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Catching History's Criminals: The Forensics Story
E3 of 3
Series 1 - Episode 3
Instruments of Murder
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Surgeon and author Gabriel Weston enjoys firing a gun just a little bit too much, as her absorbing series about crime investigation comes to an end. “It feels nice and it smells nice, too!” she trills, obviously delighted, after she shoots at a target at a “ballistics intelligence” unit.
But Weston isn’t tooled up just for fun. Her shotgun practice illustrates how bullets mark when they’re fired; this can be crucial in tracing weapons back to perpetrators.
She looks at a revolution in arson investigation, and pads herself up to the point where she looks as if she’s about to take on an entire army of Samurai warriors as she demonstrates how scientists debunk claims of “accidental” stabbings.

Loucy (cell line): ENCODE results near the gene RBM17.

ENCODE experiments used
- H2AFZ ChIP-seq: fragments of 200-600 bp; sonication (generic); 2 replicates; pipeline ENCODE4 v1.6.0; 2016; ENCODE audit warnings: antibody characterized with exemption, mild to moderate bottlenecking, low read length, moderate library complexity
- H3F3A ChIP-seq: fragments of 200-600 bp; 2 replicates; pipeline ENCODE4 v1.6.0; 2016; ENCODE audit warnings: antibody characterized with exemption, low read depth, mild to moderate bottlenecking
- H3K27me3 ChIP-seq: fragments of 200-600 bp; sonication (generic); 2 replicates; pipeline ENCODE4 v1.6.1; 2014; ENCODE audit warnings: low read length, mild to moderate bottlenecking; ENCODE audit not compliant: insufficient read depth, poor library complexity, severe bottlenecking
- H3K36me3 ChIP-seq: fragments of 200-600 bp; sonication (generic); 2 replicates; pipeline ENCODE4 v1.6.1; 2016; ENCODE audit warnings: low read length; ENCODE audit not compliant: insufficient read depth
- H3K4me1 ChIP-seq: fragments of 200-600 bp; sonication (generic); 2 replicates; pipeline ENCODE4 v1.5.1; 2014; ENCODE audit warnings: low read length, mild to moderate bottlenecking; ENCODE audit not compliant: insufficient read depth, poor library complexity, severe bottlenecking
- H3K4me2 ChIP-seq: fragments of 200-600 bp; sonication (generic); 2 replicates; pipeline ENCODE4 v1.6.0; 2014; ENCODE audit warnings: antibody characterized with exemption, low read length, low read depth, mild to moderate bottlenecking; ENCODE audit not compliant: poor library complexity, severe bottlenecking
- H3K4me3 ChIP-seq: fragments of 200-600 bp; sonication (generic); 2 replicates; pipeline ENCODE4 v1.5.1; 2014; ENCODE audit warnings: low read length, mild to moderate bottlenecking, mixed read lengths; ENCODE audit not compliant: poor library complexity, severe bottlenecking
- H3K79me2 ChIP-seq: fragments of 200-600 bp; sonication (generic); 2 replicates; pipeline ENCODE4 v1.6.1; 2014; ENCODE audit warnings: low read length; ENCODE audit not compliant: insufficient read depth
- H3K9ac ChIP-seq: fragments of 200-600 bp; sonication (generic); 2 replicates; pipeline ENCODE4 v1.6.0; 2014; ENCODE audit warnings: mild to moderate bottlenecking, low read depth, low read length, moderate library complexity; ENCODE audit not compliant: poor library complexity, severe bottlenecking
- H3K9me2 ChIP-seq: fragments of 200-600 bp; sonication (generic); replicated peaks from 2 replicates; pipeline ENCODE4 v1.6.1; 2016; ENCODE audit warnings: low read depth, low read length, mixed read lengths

Gabriel Weston explores the forensic advances that have elevated murder weapons from mere instruments to crucial pieces of evidence. She sees how arsenic, the undetectable weapon of choice in the 19th century, was exposed as the killer thanks to one simple chemical test, and finds out how distinctive marks on a victim's skull led to the weapon and, in turn, the killer. Gabriel also looks at the latest forensic developments, from 3-D laser scanning that can reconstruct the sequence of events at the scene of a gun crime to the pioneering chemistry able to determine where in the world someone has been based on just a few strands of their hair.
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